Wednesday, November 14, 2012

Does Change Happen without REALLY Taking a Deep and Focused Look into the Mirror?

One district’s pathway to success: The Othello School District Story

Stories are a powerful thing.  They remind us of who we are, what we believe, where we came from and where we are going.  This story is one of change.  It tells how a small school district located in a rural farming community of Eastern Washington made changes to significantly increase student achievement in reading and mathematics despite many overwhelming obstacles.  We are the Othello School District and this is our story.

District Context and Demographic Factors 
Located in central Washington, the Othello community is commonly recognized as the “Heart of the Columbia Basin.” Othello’s agricultural value comes from the 60 crops and over half the nation's French fries that are made from potatoes grown in the area. The Othello School District currently enrolls 3,655 students of which 82 percent are Hispanic.  Additionally, 79 percent of the students qualify for free/reduced lunch count.  While being centrally located in the state, it does pose challenges of mobility for students.  Current trends find Othello to be growing with student enrollment increasing the needs for more programming and space for classrooms. Most of the growth has come from indigenous Mexicans commonly known as ‘Mixtecos’ whom speak their own dialect related to Mayan.

A Need For Change
McFarland Middle School was one of the first schools identified in the state of Washington as a “School in Improvement.”  It was, in a word, heart-breaking. We believed that the teachers were working hard. We believed that students were learning. And we believed that our community, although silent, appreciated the work that we were doing. We were disappointed with the reality. Although it was true that our teachers were working hard, we were not working together and we were not focused on our students’ needs. 

As we surveyed students, parents, teachers, and staff the results deepened the heartbreak. The students didn’t feel like they had teachers who cared. The community didn’t feel welcomed in our school, and the staff didn’t feel that others were working as hard as they were working individually.

The findings at Othello High School were equally disheartening.  Data from a variety of sources showed that we were not moving towards meeting the requirements for Adequate Yearly Progress (AYP) as defined by the Washington State Office of Public Instruction (OSPI).  There was a significant achievement gap between our Caucasian and Hispanic students, 50 to 70 percent of our students did not feel there was an adult on campus with who they had a strong connection, and a third of the staff felt that our students could not succeed in passing the reading, writing, or math sections of the Washington Assessment of Student Learning (WASL). 
Albert Einstein once said that insanity is doing the same thing over and over again and expecting different results.   As a school district we realized that if we wanted different results for our students, we needed to make some changes.  And so the work began.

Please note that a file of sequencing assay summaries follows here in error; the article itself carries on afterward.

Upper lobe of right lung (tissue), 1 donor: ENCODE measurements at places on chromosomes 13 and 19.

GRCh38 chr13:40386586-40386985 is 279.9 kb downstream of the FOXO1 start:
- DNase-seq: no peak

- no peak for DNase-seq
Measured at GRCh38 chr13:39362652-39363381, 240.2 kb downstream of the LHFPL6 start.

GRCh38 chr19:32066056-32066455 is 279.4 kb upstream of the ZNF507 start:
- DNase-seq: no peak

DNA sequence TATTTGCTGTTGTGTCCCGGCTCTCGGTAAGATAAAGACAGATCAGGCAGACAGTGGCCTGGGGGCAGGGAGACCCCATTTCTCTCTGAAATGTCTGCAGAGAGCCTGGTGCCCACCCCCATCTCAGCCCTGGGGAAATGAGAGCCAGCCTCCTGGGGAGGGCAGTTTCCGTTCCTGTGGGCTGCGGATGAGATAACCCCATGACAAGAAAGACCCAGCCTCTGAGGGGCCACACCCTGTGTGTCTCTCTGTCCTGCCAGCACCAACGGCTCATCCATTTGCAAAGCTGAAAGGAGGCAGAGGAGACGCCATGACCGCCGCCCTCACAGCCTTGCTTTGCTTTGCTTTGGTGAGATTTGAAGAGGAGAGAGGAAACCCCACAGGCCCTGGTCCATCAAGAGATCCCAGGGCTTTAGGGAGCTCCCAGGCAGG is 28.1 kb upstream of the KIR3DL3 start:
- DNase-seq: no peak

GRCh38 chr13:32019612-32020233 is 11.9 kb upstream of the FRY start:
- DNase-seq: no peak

Change One: Multiple Perspectives
Early on it was determined that multiple perspectives were needed to facilitate change.  This would require inviting not only department chairs and administration, but also teachers, staff, community members, and students to participate in the process.  At the high school the School Improvement Plan (SIP) team initially consisted of department chairs who were assigned to attend the meetings.  This team was disbanded and a standing invitation was extended to all staff members to become participants.  This allowed representation of invested staff from a variety of content areas, which in turn created an environment of respect and rich discussion leading to action.  

Community members were actively recruited to serve on the team and students were given a voice by inviting a changing panel of students representing the socioeconomic demographics of the student body.  The student panel continues to meet periodically with the SIP team to engage in conversations on topics relevant to both staff and students, such as the school environment and the reasons for dropping out. These student panels have become an invaluable resource, and are the inspiration behind some of the SIP team’s most successful changes to OHS. 

McFarland Middle School followed the same course.  The School Improvement Committee was formed and chaired, not by administration, but by one of the teachers.  Weekly meetings were scheduled and anyone could be a part of the committee which followed the norms outlined for equal representation of content instruction, grade level, and regular attendance. 

Change Two: Teacher Leadership
At the onset of the improvement process McFarland faced the challenge of a change in leadership which left much of the administrative responsibilities to the assistant principal who was already dealing with a very full schedule.  Seeing a need, teachers stepped up to help carry the load.  Smaller committees were formed to work on the specific goals of academic improvement, improved culture for students and staff, and improved communication with parents and community.  As changes in administration have taken place, teacher leadership has continued to grow. Currently teachers chair committees more frequently than administrators. Teachers train teachers with new strategies, and teachers take the lead in training new staff members on the process and use of professional learning communities.